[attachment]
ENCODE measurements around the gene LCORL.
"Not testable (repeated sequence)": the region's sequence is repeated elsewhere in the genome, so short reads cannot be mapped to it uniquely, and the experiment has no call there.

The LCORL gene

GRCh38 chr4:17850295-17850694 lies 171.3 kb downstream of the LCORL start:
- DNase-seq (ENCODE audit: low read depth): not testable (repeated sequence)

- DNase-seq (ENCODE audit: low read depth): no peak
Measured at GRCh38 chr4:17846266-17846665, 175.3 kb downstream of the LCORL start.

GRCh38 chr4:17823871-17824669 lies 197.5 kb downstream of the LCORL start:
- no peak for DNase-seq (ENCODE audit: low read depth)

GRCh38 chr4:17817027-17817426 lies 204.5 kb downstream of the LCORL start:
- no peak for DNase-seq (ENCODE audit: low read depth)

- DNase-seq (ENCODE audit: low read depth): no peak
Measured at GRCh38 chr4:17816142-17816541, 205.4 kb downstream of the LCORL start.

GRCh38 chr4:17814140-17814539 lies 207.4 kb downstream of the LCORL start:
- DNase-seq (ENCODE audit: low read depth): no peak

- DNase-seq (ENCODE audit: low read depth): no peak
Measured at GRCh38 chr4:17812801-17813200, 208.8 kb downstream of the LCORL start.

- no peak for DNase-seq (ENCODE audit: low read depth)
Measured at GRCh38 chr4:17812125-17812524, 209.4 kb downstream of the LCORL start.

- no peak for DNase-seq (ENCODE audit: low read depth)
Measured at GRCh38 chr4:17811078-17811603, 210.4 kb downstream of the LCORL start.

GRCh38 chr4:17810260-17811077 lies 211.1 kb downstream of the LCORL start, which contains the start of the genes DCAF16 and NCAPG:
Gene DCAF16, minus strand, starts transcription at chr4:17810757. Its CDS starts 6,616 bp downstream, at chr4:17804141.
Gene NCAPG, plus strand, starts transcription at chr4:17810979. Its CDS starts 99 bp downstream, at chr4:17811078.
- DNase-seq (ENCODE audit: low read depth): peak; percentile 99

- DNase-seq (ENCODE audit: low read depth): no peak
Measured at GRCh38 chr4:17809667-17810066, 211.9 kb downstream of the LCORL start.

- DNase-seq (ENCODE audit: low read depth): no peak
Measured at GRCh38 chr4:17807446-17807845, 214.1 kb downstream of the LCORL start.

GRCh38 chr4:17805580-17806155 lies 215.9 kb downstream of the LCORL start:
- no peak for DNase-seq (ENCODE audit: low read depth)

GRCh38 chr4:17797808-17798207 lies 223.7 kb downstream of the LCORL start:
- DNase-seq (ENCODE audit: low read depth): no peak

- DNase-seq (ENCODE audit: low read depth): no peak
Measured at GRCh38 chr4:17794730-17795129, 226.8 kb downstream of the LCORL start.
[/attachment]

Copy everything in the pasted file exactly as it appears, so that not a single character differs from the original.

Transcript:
ENCODE measurements around the gene LCORL.
"Not testable (repeated sequence)": the region's sequence is repeated elsewhere in the genome, so short reads cannot be mapped to it uniquely, and the experiment has no call there.

The LCORL gene

GRCh38 chr4:17850295-17850694 lies 171.3 kb downstream of the LCORL start:
- DNase-seq (ENCODE audit: low read depth): not testable (repeated sequence)

- DNase-seq (ENCODE audit: low read depth): no peak
Measured at GRCh38 chr4:17846266-17846665, 175.3 kb downstream of the LCORL start.

GRCh38 chr4:17823871-17824669 lies 197.5 kb downstream of the LCORL start:
- no peak for DNase-seq (ENCODE audit: low read depth)

GRCh38 chr4:17817027-17817426 lies 204.5 kb downstream of the LCORL start:
- no peak for DNase-seq (ENCODE audit: low read depth)

- DNase-seq (ENCODE audit: low read depth): no peak
Measured at GRCh38 chr4:17816142-17816541, 205.4 kb downstream of the LCORL start.

GRCh38 chr4:17814140-17814539 lies 207.4 kb downstream of the LCORL start:
- DNase-seq (ENCODE audit: low read depth): no peak

- DNase-seq (ENCODE audit: low read depth): no peak
Measured at GRCh38 chr4:17812801-17813200, 208.8 kb downstream of the LCORL start.

- no peak for DNase-seq (ENCODE audit: low read depth)
Measured at GRCh38 chr4:17812125-17812524, 209.4 kb downstream of the LCORL start.

- no peak for DNase-seq (ENCODE audit: low read depth)
Measured at GRCh38 chr4:17811078-17811603, 210.4 kb downstream of the LCORL start.

GRCh38 chr4:17810260-17811077 lies 211.1 kb downstream of the LCORL start, which contains the start of the genes DCAF16 and NCAPG:
Gene DCAF16, minus strand, starts transcription at chr4:17810757. Its CDS starts 6,616 bp downstream, at chr4:17804141.
Gene NCAPG, plus strand, starts transcription at chr4:17810979. Its CDS starts 99 bp downstream, at chr4:17811078.
- DNase-seq (ENCODE audit: low read depth): peak; percentile 99

- DNase-seq (ENCODE audit: low read depth): no peak
Measured at GRCh38 chr4:17809667-17810066, 211.9 kb downstream of the LCORL start.

- DNase-seq (ENCODE audit: low read depth): no peak
Measured at GRCh38 chr4:17807446-17807845, 214.1 kb downstream of the LCORL start.

GRCh38 chr4:17805580-17806155 lies 215.9 kb downstream of the LCORL start:
- no peak for DNase-seq (ENCODE audit: low read depth)

GRCh38 chr4:17797808-17798207 lies 223.7 kb downstream of the LCORL start:
- DNase-seq (ENCODE audit: low read depth): no peak

- DNase-seq (ENCODE audit: low read depth): no peak
Measured at GRCh38 chr4:17794730-17795129, 226.8 kb downstream of the LCORL start.